With her first trip to Algeria, Chancellor Angela Merkel aims to pave the way for German business leaders who are seeking contracts in the country -- particularly from the energy, arms and engineering sectors.
Sixty percent of Africa's natural gas reserves are in Algeria
Set to arrive on Wednesday, July 16, Merkel's visit to Algeria comes just days after both nations' leaders attended the founding of the Union for the Mediterranean in Paris on Sunday.
During her two days of talks she will seek to put some immediate vitality into closer Mediterranean links, government sources in Berlin said.
She is to discuss with President Abdel-Aziz Bouteflika anti-terrorist policy, illegal migration of Africans to Europe and the lingering conflict in Western Sahara.
Algeria is important to Europe as the nation possessing 60 percent of Africa's natural gas reserves. It has huge foreign-exchange reserves and has solid growth prospects ahead of it, but was ravaged by a bloody conflict with rebels in the 1990s that left more than 100,000 dead.
A state of emergency declared in 1992 is still in force.
Energy, arms companies looking for deals
Companies represented in the Merkel business party include RWE and E.ON, two energy companies that are seeking licenses to gas fields.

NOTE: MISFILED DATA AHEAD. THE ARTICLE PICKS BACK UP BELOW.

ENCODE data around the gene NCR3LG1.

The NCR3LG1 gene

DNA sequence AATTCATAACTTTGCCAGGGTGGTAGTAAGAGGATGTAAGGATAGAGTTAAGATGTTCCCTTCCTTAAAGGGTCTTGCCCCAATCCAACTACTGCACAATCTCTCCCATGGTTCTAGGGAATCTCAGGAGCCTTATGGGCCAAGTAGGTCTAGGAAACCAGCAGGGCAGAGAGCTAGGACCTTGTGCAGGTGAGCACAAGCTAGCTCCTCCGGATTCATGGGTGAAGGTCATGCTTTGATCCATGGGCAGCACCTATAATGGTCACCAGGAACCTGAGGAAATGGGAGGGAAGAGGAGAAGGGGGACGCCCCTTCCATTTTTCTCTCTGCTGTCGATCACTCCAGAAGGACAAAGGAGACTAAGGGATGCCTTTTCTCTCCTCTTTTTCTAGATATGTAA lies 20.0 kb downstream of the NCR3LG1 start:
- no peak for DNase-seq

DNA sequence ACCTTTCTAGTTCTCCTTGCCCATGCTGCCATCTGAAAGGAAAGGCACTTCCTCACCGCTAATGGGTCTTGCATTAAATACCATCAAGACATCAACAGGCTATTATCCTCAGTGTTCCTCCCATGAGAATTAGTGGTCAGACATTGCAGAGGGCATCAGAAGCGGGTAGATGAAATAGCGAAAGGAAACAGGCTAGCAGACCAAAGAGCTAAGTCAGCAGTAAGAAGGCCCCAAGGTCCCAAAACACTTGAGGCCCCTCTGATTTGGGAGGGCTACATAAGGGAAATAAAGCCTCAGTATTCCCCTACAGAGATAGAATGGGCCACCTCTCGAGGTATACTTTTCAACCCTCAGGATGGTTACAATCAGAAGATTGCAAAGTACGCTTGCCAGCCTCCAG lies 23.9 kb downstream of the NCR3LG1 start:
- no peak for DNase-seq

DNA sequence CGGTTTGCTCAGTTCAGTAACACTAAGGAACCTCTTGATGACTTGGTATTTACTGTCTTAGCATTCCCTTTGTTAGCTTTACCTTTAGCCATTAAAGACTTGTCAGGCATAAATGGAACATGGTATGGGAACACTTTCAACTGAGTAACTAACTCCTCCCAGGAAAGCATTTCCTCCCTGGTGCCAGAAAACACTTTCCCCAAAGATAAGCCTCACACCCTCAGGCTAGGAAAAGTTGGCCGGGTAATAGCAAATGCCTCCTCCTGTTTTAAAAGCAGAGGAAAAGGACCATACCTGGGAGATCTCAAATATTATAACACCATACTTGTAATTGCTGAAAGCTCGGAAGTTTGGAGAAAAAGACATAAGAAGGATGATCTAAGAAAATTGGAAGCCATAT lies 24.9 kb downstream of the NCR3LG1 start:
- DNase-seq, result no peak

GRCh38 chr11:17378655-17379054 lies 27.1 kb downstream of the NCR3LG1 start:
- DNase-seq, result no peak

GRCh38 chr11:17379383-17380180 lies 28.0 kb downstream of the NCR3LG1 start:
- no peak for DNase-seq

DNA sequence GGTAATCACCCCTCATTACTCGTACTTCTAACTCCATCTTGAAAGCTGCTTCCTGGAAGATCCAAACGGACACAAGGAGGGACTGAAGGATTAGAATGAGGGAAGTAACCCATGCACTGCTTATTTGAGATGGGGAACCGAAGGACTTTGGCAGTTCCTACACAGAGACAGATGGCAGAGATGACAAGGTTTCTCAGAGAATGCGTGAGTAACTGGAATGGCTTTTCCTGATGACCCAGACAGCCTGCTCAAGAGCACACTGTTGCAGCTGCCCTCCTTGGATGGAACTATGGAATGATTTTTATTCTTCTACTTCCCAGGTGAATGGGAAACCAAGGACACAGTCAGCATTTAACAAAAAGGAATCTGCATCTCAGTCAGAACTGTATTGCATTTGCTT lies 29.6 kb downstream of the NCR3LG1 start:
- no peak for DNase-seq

Engineering group ABB and utility Gelsenwasser are seeking infrastructure contracts and an engineering consultancy is keen on the work of planning construction of Algeria's biggest mosque.
Arms companies Rheinmetall and Thyssen-Krupp will be offering German weaponry.
The sources said Merkel would continue in Algeria her practice when abroad of meeting with non-government groups to hear alternative views. Algeria remains dominated by the caste that led a war to gain independence from France in 1962 and by the military.
Merkel's Wednesday program includes meetings with religious leaders to ask about the place of Islam in Algeria. On Thursday she is set to meet with a panel of women leaders from business, the arts and media.